2) The second awful legacy of feminism has been the belief among women that they could and should postpone marriage until they developed their careers. Only then should they seriously consider looking for a husband. Thus, the decade or more during which women have the best chance to attract men is spent being preoccupied with developing a career. Again, I cite woman callers to my radio show over the past 20 years who have sadly looked back at what they now, at age 40, regard as 20 wasted years. Sure, these frequently bright and talented women have a fine career. But most women are not programmed to prefer a great career to a great man and a family. They feel they were sold a bill of goods at college and by the media. And they were. It turns out that most women without a man do worse in life than fish without bicycles.

3) The third sad feminist legacy is that so many women — and men — have bought the notion that women should work outside the home that for the first time in American history, and perhaps world history, vast numbers of children are not primarily raised by their mothers or even by an extended family member. Instead they are raised for a significant part of their childhood by nannies and by workers at daycare centers. Whatever feminists may say about their only advocating choices, everyone knows the truth: Feminism regards work outside the home as more elevating, honorable, and personally productive than full-time mothering and making a home.

4) And the fourth awful legacy of feminism has been the demasculinization of men. For all of higher civilization’s recorded history, becoming a man was defined overwhelmingly as taking responsibility for a family. That notion — indeed the notion of masculinity itself — is regarded by feminism as the worst of sins: patriarchy.

Men need a role, or they become, as the title of George Gilder’s classic book on single men describes them: Naked Nomads. In little more than a generation, feminism has obliterated roles. If you wonder why so many men choose not to get married, the answer lies in large part in the contemporary devaluation of the husband and of the father — of men as men, in other words. Most men want to be honored in some way — as a husband, a father, a provider, as an accomplished something; they don’t want merely to be “equal partners” with a wife.

In sum, thanks to feminism, very many women slept with too many men for their own happiness; postponed marriage too long to find the right man to marry; are having hired hands do much of the raising of their children; and find they are dating boy-men because manly men are so rare.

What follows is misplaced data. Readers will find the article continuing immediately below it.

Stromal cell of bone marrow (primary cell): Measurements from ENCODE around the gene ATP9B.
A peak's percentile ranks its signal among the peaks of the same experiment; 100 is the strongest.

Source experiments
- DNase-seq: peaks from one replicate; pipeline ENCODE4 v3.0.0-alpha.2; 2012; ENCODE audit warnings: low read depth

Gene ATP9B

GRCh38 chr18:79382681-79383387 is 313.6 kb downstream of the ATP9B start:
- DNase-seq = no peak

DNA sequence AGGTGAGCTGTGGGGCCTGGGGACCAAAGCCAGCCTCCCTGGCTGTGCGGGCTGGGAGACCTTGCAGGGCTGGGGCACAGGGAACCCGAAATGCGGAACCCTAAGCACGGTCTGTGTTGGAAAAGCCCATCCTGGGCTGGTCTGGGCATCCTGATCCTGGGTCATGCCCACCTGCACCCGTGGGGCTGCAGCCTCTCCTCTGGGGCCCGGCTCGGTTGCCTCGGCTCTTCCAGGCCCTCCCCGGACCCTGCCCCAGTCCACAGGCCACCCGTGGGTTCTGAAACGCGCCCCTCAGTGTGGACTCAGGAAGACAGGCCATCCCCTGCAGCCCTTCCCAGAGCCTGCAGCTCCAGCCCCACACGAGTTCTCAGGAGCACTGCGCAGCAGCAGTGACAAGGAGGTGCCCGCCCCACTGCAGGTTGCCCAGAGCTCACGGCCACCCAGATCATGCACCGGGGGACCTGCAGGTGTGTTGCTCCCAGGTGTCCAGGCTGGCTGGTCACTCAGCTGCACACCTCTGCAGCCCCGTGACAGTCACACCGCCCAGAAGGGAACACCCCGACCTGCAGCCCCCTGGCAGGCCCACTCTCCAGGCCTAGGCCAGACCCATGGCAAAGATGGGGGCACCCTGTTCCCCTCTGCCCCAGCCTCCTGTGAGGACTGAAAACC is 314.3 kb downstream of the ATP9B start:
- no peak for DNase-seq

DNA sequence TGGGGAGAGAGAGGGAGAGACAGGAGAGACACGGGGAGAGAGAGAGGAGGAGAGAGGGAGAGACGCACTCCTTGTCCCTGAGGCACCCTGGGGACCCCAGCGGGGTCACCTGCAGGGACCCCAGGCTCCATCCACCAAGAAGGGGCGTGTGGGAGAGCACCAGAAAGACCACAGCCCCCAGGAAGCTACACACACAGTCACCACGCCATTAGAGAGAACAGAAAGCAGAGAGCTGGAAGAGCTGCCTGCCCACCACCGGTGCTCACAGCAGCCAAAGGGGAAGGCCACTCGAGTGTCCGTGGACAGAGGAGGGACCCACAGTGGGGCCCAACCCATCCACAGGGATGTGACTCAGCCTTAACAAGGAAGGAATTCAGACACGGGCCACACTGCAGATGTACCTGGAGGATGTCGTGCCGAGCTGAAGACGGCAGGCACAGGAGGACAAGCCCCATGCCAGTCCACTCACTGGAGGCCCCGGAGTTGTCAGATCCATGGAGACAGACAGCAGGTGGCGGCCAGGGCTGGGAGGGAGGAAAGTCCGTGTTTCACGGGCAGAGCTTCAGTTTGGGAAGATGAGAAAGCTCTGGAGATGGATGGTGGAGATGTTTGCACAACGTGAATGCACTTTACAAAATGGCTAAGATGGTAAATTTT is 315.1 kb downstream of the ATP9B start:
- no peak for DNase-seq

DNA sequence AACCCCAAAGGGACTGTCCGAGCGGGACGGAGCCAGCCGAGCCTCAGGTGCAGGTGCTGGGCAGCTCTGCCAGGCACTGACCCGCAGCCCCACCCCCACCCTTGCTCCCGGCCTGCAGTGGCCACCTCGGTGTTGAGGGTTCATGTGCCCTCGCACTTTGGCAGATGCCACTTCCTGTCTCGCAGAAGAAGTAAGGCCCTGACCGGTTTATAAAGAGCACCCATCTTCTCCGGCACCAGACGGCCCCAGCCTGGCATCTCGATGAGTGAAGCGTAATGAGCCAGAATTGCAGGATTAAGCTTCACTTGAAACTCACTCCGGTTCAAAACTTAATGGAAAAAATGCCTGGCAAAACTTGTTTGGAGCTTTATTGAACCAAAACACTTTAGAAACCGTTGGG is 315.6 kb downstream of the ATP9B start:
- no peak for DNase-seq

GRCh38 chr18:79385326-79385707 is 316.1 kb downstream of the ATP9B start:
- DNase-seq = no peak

Feminism exemplifies the truth of the saying, “Be careful what you wish for — you may get it.”

I wish I could add something to this, but I can’t because every time I think of something to add, he says it in the next sentence.

If you like this short essay, then this medium essay arguing against feminism authored by Barbara Kay would be nice follow-up.

It might be worth forwarding these articles along to your friends. And I highly recommend books on male-female relationships and roles by George Gilder, especially “Men and Marriage“.

Filed under: Commentary, , , , , , , , , , , , , , , , , , , , , , , , , , , , , , , , , ,

Advice for Christian parents from a woman who left Christianity at university

This is from the Beyond Teachable Moments blog – a great blog for Christian parents who want to raise effective, influential children.

Intro:

I recently had the opportunity to meet an intelligent young Christian woman who is proactively learning how to discuss her faith in a secular society.

Why is she so dedicated to doing this?  Because her Christian upbringing had completely failed to prepare her for the challenges of secularism, religious pluralism and atheism at university.

This young woman grew up in close-knit, loving Christian home.  She faithfully attended church.  She was enrolled in a Christian school that taught subjects such as apologetics, hermeneutics, inductive Bible study and managing relationships.  Her parents cared about her spiritual formation.

And yet, this is how she describes her university experience:

“Although I was still living at home during the beginning of my freshman year, university was traumatic at best. I went from a class of 15 in a small Christian school, to 30,000 people at a public university.

The most troubling thing was the amount of differing beliefs and worldviews I encountered, from professors and other students. At the time I thought they had much better arguments than I did for the validity of their views.”

Added to her challenge was the fact that her faith was borrowed, not her own.

“I can honestly and sadly say that as I started my freshman year at age 19, my faith was very much borrowed. It was a set of rules to adhere too. Although I was well aware of the concept of a relationship with Jesus Christ, I did not have it. I was entrenched in the notion of conforming to what people wanted me to do in order to escape condemnation and judgment.”

“My faith at the university was non-existent. If you asked me what I believed I would say Christian, but I did not back that up with any action whatsoever.”